List-writing works by reducing chaos and lending structure to your day, as well as support for your memory. To write an effective list, start with your top objectives for the day. Keep it small, realistic, and focused–monitor negative self-talk and watch out for tasks that aren’t necessary or contribute to distraction. Organize yourself around your values and goals and seek to channel your best “you.”
11. Physical activity
For those with busy schedules, getting moving first thing in the morning is one good way to make sure they get exercise that day. As exercise is proven to have a positive effect on mood and can help reduce symptoms of depression and anxiety, it’s something to consider prioritizing. While your physical activity can include a morning run, it doesn’t have to. If you’re short on time, even stretching and some jumping-jacks can give you a chance to get your blood flowing.
Exercise releases endorphins, which can help reduce stress and anxiety; in the morning, this can contribute to a sense of calm that helps guide the first part of your day.
Whether you have 5 spare minutes or multiple hours each morning, a routine can help individuals set themselves up for better mental health throughout the day. Choose morning activities that allow you to work with rather than against yourself. And if you find you’re struggling with mental health symptoms that interfere with your well-being and daily activities, reach out to a licensed and compassionate mental health professional.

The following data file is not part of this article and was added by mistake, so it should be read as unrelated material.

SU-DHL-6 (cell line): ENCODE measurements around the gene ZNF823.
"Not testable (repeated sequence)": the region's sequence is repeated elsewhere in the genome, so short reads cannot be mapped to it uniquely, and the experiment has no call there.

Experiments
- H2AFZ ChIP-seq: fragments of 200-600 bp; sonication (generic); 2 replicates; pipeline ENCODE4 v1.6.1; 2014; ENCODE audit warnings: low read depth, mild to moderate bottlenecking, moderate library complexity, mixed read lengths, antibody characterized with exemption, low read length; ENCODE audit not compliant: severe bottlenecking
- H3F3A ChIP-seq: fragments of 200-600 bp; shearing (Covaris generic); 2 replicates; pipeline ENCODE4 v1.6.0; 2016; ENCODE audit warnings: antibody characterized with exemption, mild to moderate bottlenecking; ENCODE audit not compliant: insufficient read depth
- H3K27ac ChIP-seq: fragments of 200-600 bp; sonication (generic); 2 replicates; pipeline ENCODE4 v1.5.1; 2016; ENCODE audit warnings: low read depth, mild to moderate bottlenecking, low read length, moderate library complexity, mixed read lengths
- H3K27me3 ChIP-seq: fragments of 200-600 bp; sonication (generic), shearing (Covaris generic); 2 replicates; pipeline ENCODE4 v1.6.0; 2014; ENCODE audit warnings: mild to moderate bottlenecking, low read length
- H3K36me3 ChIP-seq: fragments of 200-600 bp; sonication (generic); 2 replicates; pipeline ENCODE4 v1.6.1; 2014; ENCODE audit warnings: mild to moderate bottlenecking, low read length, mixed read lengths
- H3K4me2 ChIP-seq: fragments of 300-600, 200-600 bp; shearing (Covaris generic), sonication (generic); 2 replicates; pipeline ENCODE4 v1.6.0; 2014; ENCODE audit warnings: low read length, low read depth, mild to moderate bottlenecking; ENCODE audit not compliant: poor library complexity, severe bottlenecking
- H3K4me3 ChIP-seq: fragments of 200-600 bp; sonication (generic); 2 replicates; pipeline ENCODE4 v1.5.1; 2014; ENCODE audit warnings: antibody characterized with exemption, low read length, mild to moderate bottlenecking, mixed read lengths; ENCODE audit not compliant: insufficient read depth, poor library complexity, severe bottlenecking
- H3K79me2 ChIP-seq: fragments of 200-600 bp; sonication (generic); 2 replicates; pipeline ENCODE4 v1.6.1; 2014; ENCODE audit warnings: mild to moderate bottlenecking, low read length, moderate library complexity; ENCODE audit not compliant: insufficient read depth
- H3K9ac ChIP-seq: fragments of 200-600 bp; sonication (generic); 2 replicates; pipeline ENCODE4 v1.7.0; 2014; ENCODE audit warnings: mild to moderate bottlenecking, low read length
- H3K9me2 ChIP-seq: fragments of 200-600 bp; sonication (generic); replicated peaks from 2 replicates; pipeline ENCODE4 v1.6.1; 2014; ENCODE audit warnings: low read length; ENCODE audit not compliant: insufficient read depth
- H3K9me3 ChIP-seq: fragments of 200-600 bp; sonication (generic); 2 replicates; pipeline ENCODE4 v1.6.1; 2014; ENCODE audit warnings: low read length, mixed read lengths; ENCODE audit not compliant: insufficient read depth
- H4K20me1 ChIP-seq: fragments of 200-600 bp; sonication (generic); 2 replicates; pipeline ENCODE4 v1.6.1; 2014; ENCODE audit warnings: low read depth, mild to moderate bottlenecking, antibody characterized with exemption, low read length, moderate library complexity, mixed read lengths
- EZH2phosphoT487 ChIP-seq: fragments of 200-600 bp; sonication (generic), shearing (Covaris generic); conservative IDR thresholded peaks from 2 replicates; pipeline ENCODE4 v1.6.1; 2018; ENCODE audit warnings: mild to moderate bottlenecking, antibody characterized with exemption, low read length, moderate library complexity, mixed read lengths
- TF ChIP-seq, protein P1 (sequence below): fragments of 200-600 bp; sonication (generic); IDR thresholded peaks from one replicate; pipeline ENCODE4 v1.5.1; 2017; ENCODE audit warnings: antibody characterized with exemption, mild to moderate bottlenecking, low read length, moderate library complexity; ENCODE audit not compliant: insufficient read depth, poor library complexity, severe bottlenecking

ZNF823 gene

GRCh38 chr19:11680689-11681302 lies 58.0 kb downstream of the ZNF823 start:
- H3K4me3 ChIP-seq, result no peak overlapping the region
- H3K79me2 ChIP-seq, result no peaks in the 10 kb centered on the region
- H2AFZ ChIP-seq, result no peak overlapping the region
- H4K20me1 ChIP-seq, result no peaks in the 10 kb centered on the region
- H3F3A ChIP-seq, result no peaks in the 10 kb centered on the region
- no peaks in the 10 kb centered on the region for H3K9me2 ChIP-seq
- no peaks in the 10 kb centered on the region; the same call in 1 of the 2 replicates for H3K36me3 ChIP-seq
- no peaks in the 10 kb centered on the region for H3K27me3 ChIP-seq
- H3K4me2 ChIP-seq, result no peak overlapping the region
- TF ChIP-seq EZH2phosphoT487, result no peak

- Berwick, C. (2017, August 30). 9 really good reasons to exercise early in the morning. Retrieved from https://www.nbcnews.com/better/health/9-really-good-reasons-exercise-early-morning-ncna795656
- Choi, K., Shin, C., Kim, T., Chung, H. J., & Suk, H. (2019, January 23). Awakening effects of blue-enriched morning light exposure on university students’ physiological and subjective responses. Scientific Reports, 9(1). doi: 10.1038/s41598-018-36791-5
- Chunn, L. (2017, May 10). The psychology of the to-do list—Why your brain loves ordered tasks. The Guardian. Retrieved from https://www.theguardian.com/lifeandstyle/2017/may/10/the-psychology-of-the-to-do-list-why-your-brain-loves-ordered-tasks
- Ferrer-Cascales, R., Sánchez-SanSegundo, M., Ruiz-Robledillo, N., Albaladejo-Blázquez, N., Laguna-Pérez, A., & Zaragoza-Martí, A. (2018, August 19). Eat or skip breakfast? The important role of breakfast quality for health-related quality of life, stress and depression in Spanish adolescents. International Journal of Environmental Research and Public Health, 15(8), 1781. doi: 10.3390/ijerph15081781
- Freeman, D., Sheaves, B., Goodwin, G. M., Yu, L., Nickless, A., Harrison, P. J., Emsley, R., Luik, A., et al. (2017). The effects of improving sleep on mental health (OASIS): A randomised controlled trial with mediation analysis. The Lancet Psychiatry, 4(10), 749-758. doi: 10.1016/S2215-0366(17)30328-0
- Gocłowska, M. A., Ritter, S. M., Elliot, A. J. & Baas, M. (2018, June 11). Novelty seeking is linked to openness and extraversion, and can lead to greater creative performance. Journal of Personality, 87(2), 252-266. doi: 10.1111/jopy.12387
- Improve your mood every day: Just eat breakfast. (2017, May 17). Retrieved from https://wexnermedical.osu.edu/blog/improve-your-mood-just-eat-breakfast
- Leproult, R., Colecchia, E. F., L’Hermite-Balériaux, M., & Cauter, E. (2001, January 1). Transition from dim to bright light in the morning induces an immediate elevation of cortisol levels. The Journal of Clinical Endocrinology & Metabolism, 86(1), 151-157. Retrieved from https://academic.oup.com/jcem/article/86/1/151/2841140